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Harper's Encyclopedia of United States History (ed. Benson Lossing) 5 1 Browse Search
George Bancroft, History of the United States from the Discovery of the American Continent, Vol. 4, 15th edition. 1 1 Browse Search
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Harper's Encyclopedia of United States History (ed. Benson Lossing), St. Francis Indians, (search)
St. Francis Indians, A tribe inhabiting a village on the edge of Canada, which was long a terror to the frontier settlers of New England. Enriched by plunder and the ransoms paid for their captives, they possessed a handsome chapel (they were Roman Catholics), with plate and ornaments. In their village might be seen, stretched on hoops, many scalps of both sexes displayed as trophies of their valor in smiting the English. Against these Indians General Amherst, while at Crown Point, in 1759, sent Maj. Robert Rogers, a distinguished partisan officer, at the head of a corps of New Hampshire rangers. With 200 of his rangers, Rogers traversed the forest slew a large part of the warriors, and plundered and burned the town. Attempting to return by way of Lake Memphremagog and the Connecticut River, the rangers suffered terribly. Their provisions gave out, and some perished for want of food; others were killed by pursuing Indians, but the greater part reached Crown Point in safety.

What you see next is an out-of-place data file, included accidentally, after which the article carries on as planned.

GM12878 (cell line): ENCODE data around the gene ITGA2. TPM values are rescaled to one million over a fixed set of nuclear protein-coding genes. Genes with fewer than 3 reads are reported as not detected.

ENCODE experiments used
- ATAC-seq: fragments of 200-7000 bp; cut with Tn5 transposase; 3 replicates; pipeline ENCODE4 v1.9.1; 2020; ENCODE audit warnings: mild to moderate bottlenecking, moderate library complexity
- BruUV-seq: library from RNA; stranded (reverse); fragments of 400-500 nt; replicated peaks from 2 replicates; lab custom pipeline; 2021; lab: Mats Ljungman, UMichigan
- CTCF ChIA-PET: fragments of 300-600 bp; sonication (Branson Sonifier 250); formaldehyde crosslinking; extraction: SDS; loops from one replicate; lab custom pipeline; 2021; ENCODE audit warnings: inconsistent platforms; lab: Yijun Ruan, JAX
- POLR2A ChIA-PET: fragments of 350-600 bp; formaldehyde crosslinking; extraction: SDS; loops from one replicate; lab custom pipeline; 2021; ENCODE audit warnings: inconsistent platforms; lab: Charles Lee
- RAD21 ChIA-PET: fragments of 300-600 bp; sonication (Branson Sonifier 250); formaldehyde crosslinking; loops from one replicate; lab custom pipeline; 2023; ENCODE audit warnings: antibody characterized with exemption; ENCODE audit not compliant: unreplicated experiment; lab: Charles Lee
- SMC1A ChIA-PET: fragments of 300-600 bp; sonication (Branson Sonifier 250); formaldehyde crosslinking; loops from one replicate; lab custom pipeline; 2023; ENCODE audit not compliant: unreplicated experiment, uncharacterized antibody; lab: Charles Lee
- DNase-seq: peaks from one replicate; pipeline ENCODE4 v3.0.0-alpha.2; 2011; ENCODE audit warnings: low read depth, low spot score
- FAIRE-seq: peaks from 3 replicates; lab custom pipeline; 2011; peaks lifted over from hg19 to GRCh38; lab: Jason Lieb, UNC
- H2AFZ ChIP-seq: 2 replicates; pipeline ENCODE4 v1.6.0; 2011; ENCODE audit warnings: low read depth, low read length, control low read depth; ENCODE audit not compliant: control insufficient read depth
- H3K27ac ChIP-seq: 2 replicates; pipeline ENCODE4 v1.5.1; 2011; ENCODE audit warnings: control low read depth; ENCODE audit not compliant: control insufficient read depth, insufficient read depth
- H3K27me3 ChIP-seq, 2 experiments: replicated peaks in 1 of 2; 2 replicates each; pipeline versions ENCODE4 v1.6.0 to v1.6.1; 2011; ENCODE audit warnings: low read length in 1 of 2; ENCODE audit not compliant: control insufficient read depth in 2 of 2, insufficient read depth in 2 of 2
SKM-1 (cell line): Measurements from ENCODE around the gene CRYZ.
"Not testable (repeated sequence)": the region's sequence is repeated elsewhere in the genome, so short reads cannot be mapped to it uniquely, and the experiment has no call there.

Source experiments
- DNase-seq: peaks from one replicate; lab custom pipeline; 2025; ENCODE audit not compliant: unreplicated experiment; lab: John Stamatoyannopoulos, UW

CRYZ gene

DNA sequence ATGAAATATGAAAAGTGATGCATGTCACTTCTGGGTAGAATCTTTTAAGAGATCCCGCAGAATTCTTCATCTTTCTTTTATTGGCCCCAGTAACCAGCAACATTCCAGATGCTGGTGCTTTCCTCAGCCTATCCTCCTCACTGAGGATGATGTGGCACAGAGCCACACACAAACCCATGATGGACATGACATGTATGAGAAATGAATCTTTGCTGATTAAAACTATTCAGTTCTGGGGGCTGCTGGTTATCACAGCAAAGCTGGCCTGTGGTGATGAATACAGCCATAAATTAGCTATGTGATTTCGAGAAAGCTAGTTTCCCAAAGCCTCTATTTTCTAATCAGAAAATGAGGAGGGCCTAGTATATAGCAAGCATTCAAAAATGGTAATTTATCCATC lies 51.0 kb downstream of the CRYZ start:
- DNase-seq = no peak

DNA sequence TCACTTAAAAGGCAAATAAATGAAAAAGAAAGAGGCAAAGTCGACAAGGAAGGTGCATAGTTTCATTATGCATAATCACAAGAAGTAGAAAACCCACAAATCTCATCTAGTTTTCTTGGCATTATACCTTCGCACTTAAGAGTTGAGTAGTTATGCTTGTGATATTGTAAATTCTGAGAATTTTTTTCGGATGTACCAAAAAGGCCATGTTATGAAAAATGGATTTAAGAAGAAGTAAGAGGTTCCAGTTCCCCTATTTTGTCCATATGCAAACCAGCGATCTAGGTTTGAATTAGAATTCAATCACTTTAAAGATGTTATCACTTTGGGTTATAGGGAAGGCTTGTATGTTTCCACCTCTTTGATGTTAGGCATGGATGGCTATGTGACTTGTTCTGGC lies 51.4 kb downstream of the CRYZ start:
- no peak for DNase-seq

nce. But in the moment of experiment, the thoughts of the Board were distracted by the state of relations with France. Along the confines of Nova Scotia, the heat of contest began to subside; but danger lowered from the forest on the whole American frontier. In the early summer of 1752, John Stark, of New Hampshire, as fearless a young forester as ever bivouacked in the wilderness, was trapping beaver along the clear brooks that gushed from his native highlands, when a party of St. Francis Indians stole upon his steps, and scalped one of his companions. He, himself, by courage and good humor, won the love of his captors; their tribe saluted him as a young chief, and cherished him with hearty kindness; his Indian master, accepting a ransom, restored him to his country. Men of less presence of mind often fell victims to the fury of the Indian allies of France. At the same time, the Ohio Company, with the express sanction Laws of Virginia, February, 1752. 25 Geo. II., c. 2